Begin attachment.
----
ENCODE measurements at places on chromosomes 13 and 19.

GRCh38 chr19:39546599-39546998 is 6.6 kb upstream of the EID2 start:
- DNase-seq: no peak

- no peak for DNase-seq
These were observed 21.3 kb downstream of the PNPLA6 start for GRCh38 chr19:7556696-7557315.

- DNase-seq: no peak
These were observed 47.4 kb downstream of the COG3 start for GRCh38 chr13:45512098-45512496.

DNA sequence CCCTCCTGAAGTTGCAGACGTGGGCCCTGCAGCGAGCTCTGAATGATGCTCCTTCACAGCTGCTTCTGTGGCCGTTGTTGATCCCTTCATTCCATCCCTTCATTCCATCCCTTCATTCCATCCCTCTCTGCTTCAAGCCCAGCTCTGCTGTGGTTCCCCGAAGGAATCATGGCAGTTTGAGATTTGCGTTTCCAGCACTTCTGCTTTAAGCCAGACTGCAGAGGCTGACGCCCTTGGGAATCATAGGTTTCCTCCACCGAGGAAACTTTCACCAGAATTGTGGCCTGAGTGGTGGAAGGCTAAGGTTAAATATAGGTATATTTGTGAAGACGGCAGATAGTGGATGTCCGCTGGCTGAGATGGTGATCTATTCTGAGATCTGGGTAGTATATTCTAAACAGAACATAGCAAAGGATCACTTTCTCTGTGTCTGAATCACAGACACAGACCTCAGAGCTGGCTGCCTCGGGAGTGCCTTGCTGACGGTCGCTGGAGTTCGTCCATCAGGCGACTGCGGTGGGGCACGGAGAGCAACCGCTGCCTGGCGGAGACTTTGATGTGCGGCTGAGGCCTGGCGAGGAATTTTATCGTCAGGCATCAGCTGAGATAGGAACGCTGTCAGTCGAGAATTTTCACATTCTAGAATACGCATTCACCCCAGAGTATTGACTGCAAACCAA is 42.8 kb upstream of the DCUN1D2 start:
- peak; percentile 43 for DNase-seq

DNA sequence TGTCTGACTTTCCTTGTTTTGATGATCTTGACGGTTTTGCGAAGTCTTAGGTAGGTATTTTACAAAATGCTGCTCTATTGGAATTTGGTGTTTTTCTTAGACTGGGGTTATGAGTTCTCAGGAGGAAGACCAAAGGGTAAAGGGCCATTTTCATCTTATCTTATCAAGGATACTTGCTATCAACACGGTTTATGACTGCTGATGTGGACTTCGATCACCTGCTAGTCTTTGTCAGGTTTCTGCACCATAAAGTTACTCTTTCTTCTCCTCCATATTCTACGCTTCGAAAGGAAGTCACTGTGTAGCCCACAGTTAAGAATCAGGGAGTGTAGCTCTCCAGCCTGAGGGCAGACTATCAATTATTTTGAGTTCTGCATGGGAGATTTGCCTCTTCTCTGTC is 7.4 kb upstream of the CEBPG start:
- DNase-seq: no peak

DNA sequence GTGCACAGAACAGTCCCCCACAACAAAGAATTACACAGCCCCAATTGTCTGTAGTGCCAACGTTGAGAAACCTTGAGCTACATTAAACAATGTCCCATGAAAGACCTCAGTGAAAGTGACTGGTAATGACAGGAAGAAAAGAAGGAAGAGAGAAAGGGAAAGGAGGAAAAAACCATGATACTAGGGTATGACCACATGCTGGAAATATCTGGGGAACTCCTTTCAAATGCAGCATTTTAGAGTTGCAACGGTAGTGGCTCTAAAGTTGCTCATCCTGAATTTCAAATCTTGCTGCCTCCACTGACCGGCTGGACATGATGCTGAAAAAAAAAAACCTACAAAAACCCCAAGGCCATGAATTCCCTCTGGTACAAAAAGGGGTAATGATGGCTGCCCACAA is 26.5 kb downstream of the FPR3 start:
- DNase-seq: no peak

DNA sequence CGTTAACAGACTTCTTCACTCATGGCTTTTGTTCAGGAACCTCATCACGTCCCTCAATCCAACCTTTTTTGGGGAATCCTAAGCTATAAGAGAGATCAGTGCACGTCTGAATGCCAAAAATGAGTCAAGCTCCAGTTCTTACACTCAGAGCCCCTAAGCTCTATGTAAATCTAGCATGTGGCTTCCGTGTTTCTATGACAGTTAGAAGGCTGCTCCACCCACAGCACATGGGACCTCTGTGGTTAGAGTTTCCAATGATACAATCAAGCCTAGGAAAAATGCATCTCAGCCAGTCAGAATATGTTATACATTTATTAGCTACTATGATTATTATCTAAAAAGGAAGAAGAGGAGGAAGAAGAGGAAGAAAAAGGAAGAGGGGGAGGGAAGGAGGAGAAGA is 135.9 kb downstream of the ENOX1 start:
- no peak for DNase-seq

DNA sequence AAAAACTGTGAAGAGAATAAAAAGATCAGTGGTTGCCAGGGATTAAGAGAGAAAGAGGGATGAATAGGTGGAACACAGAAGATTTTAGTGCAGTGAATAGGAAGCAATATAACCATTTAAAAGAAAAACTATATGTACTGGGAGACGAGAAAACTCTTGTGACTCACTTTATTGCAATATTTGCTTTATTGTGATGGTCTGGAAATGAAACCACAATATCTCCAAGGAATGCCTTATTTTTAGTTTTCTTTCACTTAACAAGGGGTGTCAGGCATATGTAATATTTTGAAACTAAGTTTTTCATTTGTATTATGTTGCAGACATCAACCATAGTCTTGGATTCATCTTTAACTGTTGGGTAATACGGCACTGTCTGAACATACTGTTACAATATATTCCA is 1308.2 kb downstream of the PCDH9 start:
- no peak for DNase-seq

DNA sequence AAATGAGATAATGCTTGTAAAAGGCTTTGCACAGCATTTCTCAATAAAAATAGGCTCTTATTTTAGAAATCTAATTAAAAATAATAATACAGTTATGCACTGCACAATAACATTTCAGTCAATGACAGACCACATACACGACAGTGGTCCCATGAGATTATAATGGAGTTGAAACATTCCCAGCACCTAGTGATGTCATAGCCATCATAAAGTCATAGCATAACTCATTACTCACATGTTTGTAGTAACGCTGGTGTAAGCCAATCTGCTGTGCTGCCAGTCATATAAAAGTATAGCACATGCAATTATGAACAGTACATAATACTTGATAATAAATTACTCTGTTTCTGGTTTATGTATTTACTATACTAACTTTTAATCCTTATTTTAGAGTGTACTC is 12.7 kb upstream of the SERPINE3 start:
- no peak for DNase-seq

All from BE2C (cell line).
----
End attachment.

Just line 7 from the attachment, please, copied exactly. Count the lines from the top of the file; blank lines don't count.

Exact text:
These were observed 47.4 kb downstream of the COG3 start for GRCh38 chr13:45512098-45512496.